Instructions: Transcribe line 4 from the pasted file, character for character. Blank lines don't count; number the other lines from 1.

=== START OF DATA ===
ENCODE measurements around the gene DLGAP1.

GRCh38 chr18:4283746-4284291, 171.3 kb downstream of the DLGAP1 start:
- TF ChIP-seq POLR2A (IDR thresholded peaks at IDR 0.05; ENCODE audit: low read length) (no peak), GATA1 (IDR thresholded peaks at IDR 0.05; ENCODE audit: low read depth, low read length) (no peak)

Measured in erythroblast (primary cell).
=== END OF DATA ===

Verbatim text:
Measured in erythroblast (primary cell).